For Francis, who is a devout Christian, the pencil analogy must seem accurate. But for those who have observed him over the years it is difficult to marry the almost in-your-face confidence of the man when he struts around the corridors of corporate Malaysia, with the humility behind those words.

And that humility continues when he goes so far as to tell The Edge that his leadership role in the company is "a case of primogeniture [the state of being first-born]".

Again, those who know him say this is a man driven to succeed — who is sharp, quick, incisive and decisive. So, yes, an accident of birth ensured that the company became his birthright. But even if he wasn't the eldest son, the feeling is that Francis would still be leading something somewhere. He just has the mettle.

He trained for the job from the age of 16 when he was, in his own words, "construction sightseeing".

"Every school holiday, I was at an outstation site supervising a construction project. I used to stay with the workers in the kongsi huts and made decisions for the company."

But on-the-job training was not enough and Francis headed off to England to further his studies.

"My beloved father taught me some valuable lessons. When the company was hit by the oil crisis in the early 1970's, I thought that as the eldest son, I should sacrifice my university education and join him in the rough and tumble of the Jurassic construction business model then," Francis says.

But Yeoh senior would have none of it. So Francis graduated from the university at the age of 24 with an honours degree in civil engineering.

He reworked the company's strategies, investing heavily in intellectual capital and construction equipment. It was Francis' idea to list and tap into public funds.

It appears that Yeoh senior had then relinquished several of the decision-making processes to his son, forcing him to swim at the deep end. And, of course, there was no thought of sinking.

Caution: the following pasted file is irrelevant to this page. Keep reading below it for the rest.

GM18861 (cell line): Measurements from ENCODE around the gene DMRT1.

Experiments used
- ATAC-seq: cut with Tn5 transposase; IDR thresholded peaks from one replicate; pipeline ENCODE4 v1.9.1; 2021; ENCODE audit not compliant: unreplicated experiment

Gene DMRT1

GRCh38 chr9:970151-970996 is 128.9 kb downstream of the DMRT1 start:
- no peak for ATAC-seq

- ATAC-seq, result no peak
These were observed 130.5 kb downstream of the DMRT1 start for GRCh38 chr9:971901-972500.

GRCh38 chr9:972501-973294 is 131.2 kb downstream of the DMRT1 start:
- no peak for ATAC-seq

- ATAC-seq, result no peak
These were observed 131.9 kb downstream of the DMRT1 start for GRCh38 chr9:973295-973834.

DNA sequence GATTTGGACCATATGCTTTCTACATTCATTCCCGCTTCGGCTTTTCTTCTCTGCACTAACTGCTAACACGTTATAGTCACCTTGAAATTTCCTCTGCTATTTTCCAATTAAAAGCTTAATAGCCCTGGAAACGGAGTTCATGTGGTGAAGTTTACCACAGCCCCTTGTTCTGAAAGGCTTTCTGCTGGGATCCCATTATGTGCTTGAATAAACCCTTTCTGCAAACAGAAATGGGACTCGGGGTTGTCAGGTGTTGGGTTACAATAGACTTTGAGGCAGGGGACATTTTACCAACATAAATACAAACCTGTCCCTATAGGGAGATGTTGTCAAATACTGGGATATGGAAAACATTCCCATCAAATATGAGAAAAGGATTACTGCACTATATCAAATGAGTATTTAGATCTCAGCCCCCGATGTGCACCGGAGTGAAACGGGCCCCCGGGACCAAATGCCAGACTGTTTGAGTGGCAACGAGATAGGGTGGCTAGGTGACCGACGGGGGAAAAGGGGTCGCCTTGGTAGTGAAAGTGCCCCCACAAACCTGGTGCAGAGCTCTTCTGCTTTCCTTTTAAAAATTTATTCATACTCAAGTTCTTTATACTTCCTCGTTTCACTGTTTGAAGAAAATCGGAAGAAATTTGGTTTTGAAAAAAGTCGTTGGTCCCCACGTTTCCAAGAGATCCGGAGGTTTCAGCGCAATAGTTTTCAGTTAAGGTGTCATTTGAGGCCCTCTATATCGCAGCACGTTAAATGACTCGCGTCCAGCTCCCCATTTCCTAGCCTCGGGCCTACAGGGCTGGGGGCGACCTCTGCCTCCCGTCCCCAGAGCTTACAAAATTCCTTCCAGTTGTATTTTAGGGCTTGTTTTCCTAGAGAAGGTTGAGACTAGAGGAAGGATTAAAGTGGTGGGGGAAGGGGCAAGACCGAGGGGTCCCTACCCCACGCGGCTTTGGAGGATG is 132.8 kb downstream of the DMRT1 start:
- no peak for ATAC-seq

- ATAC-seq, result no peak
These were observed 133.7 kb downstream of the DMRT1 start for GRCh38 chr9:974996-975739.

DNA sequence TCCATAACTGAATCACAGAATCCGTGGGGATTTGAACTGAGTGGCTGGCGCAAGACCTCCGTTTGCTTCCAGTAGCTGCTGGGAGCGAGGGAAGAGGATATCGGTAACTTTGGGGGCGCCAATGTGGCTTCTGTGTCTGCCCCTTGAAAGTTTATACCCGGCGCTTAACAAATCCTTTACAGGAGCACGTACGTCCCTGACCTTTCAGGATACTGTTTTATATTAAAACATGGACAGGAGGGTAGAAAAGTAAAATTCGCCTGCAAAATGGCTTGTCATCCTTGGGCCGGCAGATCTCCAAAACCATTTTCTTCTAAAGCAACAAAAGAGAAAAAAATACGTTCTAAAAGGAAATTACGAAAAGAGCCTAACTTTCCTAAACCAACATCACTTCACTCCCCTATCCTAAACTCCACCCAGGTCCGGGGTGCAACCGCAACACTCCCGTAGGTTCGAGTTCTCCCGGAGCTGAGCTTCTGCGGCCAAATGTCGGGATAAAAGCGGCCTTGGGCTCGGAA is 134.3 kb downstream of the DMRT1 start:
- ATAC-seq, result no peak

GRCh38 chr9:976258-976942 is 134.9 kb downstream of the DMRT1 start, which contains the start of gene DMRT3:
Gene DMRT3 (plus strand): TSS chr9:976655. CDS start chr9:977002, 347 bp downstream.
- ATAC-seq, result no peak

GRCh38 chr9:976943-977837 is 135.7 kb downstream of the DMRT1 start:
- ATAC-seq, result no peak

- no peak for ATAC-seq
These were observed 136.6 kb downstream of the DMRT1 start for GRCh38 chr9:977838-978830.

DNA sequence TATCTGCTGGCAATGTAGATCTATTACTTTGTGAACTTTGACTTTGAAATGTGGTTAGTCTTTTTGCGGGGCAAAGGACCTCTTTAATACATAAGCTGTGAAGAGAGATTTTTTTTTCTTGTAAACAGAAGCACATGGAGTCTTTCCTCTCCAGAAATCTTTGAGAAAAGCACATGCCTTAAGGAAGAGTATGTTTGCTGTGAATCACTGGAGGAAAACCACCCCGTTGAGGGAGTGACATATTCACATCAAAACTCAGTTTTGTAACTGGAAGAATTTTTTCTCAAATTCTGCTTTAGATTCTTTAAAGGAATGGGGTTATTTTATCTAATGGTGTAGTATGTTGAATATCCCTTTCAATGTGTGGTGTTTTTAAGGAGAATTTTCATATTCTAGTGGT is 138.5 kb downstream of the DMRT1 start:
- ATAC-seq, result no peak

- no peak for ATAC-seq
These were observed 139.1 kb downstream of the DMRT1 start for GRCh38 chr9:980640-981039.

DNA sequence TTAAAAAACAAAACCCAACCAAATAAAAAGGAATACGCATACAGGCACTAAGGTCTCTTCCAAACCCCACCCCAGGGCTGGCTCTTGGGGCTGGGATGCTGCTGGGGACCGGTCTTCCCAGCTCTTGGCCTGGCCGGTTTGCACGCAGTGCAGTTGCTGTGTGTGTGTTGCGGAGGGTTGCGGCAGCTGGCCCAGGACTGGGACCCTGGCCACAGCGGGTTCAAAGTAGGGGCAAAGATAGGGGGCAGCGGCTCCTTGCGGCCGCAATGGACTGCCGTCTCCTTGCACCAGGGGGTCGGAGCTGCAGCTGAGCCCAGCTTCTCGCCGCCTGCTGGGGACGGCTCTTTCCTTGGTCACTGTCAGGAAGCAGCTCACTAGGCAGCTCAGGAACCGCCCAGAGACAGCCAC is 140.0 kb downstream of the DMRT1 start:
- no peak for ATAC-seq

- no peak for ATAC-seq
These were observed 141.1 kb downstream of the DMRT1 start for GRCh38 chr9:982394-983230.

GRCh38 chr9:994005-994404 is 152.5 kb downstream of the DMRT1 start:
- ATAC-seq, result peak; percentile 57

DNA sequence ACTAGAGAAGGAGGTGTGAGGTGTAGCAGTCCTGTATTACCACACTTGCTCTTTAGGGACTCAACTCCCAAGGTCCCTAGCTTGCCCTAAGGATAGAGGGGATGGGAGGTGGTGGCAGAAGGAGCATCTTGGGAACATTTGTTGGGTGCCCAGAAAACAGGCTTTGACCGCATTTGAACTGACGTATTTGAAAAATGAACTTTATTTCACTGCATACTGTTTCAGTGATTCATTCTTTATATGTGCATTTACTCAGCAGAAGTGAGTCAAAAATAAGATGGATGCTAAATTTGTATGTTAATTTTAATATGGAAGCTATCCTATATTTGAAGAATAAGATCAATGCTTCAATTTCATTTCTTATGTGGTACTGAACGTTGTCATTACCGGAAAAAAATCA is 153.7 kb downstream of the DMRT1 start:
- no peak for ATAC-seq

"Today, YTL is a global company with a staff strength of 6,000. The earnings of the group have grown an impressive 42% since 1986 and is still one of the most profitable companies per employee in the world," says Francis.

And, looking at YTL on a global scale, this is not an exercise in self-congratulation. YTL, thanks in large part to Francis, is a major league player, having acquired Wessex Water in 2002 for 1.4 billion. It was an open bid made for a utility in England which was eyed by the likes of the Royal Bank of Scotland.

While Francis always refers to the "we" in the decision-making processes, he was still the leader of the pack.

The company has a "cabinet" of 30 members comprising both strategic and implementation directors and it meets every Monday at 10am. Sharp.

"The joint intellectual capital and experience of the various cabinet members have contributed tremendously to the impressive growth of the group.

"Our future remains bright and we have set a new objective of growing 20% compounded from our present larger base till the year 2020. None of the cabinet members doubt we will get there," says Francis.

Music to shareholders' ears.